Family, a word that once meant tradition and reunion, now means pause and too many months.
Ever since I can remember, my dad has been in Michigan, once a month to see me and my sibling, and we flew to San Antonio, Texas, for Christmas and summer vacation. But that changed when COVID-19 hit. It's been eight months since I’ve seen my dad.
I understand the reason why I haven’t been able to see him, but that doesn’t the tears that run down my cheeks, it doesn’t change all of the times I wish I could hug him, and it doesn’t stop me from putting him at the top of my Christmas list.
Not being to see my dad for a while has taken a toll on me, and some people don’t realize that I used to count the days until his next visit and the longest I can go without talking to him is a weekend.
I talk to my dad every morning before my online classes start; forming a routine that helps me get out of bed just that little bit faster. Even though he lives in San Antonio, which is behind Michigan by an hour, and my dad is up at 6 a.m. to talk to me before my classes start.
We talk every morning the topic varies, like one day we were talking about one of the pranks he and his work team once pulled when he still lived here in Michigan. My dad works in cybersecurity; you see where this is going? If someone went on vacation, they would remove the chips from the person’s computer. So when they came back, they would have to spend an hour fixing their stuff.
Our convos always end with “Have a great day,” and me wishing him the same. Talking to my dad is that one semblance of my normal and that doesn’t hurt as much, but being completely honest, the pain will never ease until I give him a proper hug at the airport.
I’m very close to my dad and the relationship we have is something that I wouldn’t trade in a million years. I’m close to my dad even though he’s so far away. Family grounds you and makes you who you are today, and that can’t be more true.
My dad has always been the one that’s been there for me and has shown me the definition of fair. My dad is definitely someone who has shown me what it’s like to put in 200% through his actions. He’s shown me that once you make a promise, you have to do everything humanely possible to keep it, so when you fail, the other person truly knows that you tried to do as you said. He's told me to find my own way and to be my own person.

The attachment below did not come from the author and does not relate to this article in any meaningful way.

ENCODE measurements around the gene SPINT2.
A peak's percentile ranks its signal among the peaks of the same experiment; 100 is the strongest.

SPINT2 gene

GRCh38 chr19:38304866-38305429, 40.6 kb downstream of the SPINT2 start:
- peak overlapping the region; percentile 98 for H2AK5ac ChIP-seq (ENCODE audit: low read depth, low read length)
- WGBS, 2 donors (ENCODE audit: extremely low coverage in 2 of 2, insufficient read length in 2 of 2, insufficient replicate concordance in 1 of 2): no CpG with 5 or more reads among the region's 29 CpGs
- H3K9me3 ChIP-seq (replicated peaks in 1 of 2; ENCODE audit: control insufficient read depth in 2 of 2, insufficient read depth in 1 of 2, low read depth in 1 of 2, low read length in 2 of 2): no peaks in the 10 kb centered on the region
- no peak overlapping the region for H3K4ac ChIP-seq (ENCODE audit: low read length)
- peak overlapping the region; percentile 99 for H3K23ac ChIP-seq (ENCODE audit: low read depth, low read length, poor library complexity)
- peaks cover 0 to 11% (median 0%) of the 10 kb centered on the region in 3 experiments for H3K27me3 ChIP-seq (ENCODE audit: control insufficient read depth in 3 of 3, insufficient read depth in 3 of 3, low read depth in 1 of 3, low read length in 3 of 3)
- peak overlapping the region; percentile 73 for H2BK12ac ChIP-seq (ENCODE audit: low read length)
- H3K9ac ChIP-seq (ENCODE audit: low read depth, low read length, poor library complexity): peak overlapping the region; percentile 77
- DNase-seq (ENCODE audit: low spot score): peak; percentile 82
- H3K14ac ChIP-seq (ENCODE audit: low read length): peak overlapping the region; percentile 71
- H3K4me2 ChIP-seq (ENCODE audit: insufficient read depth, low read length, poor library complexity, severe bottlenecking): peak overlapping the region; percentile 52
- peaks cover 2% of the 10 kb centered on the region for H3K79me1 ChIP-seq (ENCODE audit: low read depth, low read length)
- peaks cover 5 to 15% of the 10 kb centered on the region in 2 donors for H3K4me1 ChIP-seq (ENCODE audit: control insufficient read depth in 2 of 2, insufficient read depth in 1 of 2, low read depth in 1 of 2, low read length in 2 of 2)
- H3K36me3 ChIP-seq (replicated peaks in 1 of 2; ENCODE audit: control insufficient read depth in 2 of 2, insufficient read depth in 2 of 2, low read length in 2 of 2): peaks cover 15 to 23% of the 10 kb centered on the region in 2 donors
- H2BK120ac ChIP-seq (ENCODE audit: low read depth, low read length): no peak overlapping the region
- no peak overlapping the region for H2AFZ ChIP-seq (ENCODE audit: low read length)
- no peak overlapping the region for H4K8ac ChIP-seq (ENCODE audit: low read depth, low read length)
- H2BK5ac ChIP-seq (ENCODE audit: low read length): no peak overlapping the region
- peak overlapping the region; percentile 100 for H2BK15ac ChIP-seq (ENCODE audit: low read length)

I'm hoping that once Christmas break hits, I’ll be back into the routine of packing my bags, calling my dad on Christmas and telling him how I can’t wait to see him the next day, and texting everyone that I landed. But the harsh reality of the increase in COVID-19 cases tells me that my wish is going to remain a wish this year.
In the years previous, there’s a routine that I followed pretty closely during Christmas vacation. Typically, the first few days of break were actually a break, and I would help my mom with wrapping gifts and placing them under the tree. Fast forward to a couple of days before Christmas where I’m packing my bags and making sure I have everything.
Christmas morning is where the fun happens, as that’s the time when I’m calling Dad to let him know that I can’t wait to see him the next day. The day after Christmas is always the busiest since I have to be up so early and go through security at the airport. To be honest, it’s worth it because of the outcome: Dad waiting at the gate to get me. This year, that’s the part that’s really going to hurt because this is going to be the first time I won’t be spending Christmas vacation with him. And then he won’t be here the weekend after my birthday.
I understand that he’s not gone permanently. We're just separated by a thousand miles and a wish for me to be safe, but there isn’t a day that I don’t miss him.
Not being able to see my dad is never easy, because some days I feel it more than others. Some days I don’t want to wake up since I know that today is no different than the past eight months. Some days I wish that I wasn’t so “weak” and that I could do better than the lovey-dovey I miss you. Some days the only way I can get through is if I work myself until I’m exhausted so I don’t even feel it.